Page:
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MoJ ‘put public at risk’ after quietly transferring inmates to open prisons | Prisons and probation

The Ministry of Justice has been accused of putting the public at risk after quietly transferring locked up offenders to open prisons in a move to ease a critical overcrowding crisis.

The Prison Officers’ Association (POA) said officials launched a new scheme to swap dozens of prisoners to Category D prisons at the end of September without conducting pre-transfer assessments that would decide if it was safe to send them to the open estate.

A leaked document, seen by the Guardian, shows that open prison staff were given days to prepare for the transfer. A prison governor wrote: “This is an urgent measure, the group of prisoners are being immediately and automatically recategorised and will arrive with us over the coming days.”

In an indication of the pressure on the system, the letter added: “This is an allocated move for the prisoner so they will not have had a choice about which open prison they have been sent to.

“They are unlikely to have anticipated moving to an open prison before release and the move will have happened at pace.

“The system is operating under extreme pressure and there is a need to maximise occupancy.”

According to the POA, officials launched the Restricted Open Estate Transfer (ROET) scheme at the end of September. During a Microsoft Teams meeting, the union’s officials were told there would not be pre-transfer assessments of each prisoner before they were moved.

Mark Fairhurst, acting national chair of the POA, said: “We warned them not to do this in September because we felt the public would be at risk if a pre-transfer assessment was not completed first by the offender management unit.

“They wanted to go ahead and do it anyway.”

The scheme, which was not announced publicly, was dropped by the MoJ on 9 October, officials said, and affected fewer than 50 prisoners, who were later assessed. The MoJ said it was not publicised, as it is an “operational measure to free up space in the jails and it was dropped because of other measures being brought in to ease overcrowding”.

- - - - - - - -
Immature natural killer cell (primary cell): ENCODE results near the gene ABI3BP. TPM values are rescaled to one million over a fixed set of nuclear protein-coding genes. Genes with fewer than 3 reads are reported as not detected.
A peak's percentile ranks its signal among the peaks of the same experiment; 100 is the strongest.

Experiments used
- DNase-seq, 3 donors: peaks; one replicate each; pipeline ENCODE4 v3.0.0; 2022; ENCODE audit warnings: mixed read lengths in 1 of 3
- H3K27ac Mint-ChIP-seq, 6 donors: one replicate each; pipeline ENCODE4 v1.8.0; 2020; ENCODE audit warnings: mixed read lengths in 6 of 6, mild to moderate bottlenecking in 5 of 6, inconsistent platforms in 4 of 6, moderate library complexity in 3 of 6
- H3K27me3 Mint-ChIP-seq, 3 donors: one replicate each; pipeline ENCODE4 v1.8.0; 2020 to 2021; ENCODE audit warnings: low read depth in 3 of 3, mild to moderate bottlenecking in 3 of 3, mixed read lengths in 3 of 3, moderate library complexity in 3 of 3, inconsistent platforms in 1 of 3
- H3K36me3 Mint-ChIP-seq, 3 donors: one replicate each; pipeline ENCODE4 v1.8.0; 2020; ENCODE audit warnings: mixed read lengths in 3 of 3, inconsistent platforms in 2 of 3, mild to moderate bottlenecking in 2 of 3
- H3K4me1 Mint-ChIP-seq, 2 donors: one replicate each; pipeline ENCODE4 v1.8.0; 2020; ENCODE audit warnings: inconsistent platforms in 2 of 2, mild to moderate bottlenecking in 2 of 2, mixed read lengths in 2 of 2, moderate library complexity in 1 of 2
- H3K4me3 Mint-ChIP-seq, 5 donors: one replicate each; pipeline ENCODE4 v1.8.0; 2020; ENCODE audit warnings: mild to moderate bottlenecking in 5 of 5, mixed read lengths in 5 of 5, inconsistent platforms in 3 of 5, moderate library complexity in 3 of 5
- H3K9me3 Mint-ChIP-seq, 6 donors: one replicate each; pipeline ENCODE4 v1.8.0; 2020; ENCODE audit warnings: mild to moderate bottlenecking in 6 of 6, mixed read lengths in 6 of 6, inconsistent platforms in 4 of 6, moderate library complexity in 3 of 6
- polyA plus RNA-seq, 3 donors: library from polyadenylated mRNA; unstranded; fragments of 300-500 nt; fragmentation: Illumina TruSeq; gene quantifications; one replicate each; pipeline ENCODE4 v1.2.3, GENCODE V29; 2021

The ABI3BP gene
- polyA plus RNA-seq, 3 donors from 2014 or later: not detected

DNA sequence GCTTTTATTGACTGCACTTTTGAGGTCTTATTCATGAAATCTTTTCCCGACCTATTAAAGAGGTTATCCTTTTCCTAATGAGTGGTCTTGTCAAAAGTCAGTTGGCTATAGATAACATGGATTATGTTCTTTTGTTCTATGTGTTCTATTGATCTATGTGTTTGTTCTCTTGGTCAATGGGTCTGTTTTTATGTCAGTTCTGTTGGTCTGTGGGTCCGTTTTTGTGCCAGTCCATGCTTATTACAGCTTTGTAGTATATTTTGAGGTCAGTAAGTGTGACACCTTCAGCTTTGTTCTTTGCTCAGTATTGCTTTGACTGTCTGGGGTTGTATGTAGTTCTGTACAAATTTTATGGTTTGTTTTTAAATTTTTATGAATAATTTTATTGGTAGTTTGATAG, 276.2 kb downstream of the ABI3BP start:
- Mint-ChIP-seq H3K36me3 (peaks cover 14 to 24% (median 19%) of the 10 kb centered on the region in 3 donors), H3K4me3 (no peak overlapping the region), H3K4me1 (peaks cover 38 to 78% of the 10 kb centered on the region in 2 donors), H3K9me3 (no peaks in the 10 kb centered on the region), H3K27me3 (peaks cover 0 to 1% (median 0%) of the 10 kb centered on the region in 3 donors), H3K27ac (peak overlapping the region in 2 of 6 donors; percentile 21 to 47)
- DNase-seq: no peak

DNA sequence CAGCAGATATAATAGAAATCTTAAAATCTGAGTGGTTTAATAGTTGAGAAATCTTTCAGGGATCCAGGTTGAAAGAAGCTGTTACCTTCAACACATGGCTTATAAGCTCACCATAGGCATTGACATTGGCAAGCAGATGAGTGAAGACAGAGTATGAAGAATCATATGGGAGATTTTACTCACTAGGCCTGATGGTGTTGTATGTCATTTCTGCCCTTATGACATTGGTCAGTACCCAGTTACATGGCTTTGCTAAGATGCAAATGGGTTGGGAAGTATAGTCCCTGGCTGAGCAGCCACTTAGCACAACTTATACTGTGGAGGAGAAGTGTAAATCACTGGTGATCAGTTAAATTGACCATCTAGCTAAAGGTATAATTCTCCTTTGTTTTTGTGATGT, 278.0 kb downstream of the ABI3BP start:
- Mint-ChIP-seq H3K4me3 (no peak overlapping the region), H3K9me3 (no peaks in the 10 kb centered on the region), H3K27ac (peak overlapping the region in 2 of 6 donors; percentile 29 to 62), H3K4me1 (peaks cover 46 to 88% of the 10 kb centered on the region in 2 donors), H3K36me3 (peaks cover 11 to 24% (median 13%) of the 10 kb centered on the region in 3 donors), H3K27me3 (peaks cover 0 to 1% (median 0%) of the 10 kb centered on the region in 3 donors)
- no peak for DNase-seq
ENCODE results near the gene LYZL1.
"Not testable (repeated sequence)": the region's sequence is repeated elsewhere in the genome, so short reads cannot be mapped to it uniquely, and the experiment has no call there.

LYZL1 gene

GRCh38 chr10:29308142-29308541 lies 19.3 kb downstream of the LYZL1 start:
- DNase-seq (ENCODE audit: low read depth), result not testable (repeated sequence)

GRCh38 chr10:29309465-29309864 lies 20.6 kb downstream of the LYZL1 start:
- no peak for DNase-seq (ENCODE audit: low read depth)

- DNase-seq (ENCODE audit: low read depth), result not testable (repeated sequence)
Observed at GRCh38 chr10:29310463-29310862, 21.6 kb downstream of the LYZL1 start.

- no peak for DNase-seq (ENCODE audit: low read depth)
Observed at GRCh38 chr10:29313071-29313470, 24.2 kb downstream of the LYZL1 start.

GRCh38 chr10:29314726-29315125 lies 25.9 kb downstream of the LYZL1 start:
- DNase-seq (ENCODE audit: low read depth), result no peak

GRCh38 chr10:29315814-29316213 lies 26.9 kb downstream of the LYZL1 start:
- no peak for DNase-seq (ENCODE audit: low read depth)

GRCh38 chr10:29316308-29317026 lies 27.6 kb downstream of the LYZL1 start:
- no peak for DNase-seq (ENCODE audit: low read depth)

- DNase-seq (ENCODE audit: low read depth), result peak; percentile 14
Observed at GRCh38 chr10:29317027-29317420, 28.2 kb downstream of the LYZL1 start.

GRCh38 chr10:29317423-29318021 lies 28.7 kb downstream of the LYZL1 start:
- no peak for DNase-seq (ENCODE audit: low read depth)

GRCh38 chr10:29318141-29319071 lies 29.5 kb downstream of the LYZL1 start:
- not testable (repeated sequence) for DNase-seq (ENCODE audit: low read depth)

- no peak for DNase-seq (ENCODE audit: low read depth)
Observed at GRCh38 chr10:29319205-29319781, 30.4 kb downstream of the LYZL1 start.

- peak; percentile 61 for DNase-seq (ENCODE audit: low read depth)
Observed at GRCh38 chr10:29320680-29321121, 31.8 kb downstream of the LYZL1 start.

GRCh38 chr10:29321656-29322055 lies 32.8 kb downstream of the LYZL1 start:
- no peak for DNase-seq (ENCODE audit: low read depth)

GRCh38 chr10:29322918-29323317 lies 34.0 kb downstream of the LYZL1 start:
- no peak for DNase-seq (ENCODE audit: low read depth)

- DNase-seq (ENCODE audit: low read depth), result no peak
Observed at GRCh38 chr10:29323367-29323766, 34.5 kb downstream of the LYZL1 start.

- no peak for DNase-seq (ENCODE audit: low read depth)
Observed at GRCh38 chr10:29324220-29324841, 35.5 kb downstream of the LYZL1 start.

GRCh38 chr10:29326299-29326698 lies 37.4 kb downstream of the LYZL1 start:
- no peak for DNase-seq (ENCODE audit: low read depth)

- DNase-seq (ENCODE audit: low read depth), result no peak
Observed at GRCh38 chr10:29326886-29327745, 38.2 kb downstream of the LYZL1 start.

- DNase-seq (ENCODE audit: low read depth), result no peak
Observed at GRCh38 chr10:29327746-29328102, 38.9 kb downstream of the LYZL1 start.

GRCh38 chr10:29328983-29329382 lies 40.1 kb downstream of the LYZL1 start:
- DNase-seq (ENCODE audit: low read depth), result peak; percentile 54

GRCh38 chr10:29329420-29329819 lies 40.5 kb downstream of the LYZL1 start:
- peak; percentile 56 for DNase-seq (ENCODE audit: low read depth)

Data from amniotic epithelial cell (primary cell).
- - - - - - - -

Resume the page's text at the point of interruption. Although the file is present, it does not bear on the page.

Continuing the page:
An MoJ spokesperson said: “Fewer than 50 less serious offenders nearing their release date were transferred as they progressed towards moving back into the community at the end of their sentence. Any prisoners showing concerning or violent behaviour were excluded.”

The document has emerged as survivors of domestic abuse demanded urgent clarification over government plans to cut sentences for offenders imprisoned for less than four years amid concerns that it will free dozens of men convicted of stalking and actual bodily harm.

Their calls follow confirmation that the MoJ plans to ease the overcrowding crisis in 21 prisons in England and Wales by shortening the sentences of offenders by 18 days.

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Ellie Butt, head of policy, public affairs and research at Refuge said: “Refuge is urgently calling for clarity following the secretary of state for justice’s announcement that ‘low-level offenders’ may be released from prison early under jail reforms and perpetrators may avoid prison if sentenced to less than 12 months.

“The secretary of state for justice must provide clear guidance to judges exempting VAWG [violence against women and girls] offences from this presumption.”

Harriet Wistrich, the director of the Centre for Women’s Justice, said she supported in principle efforts to create a fairer justice system but added: “We have concerns that many domestic abusers and stalkers may slip through the net as the sentences passed in relation to some very dangerous men do not always reflect the level of danger they pose.

“While imposing strict licence conditions may in theory provide reassurance, we have seen far too many cases of murder and other serious violent offences committed by men in breach of their licence conditions.

“We are doubtful that the proposed injection of funds into the probation service will go anywhere near tackling severe under-resourcing of the probation service.”

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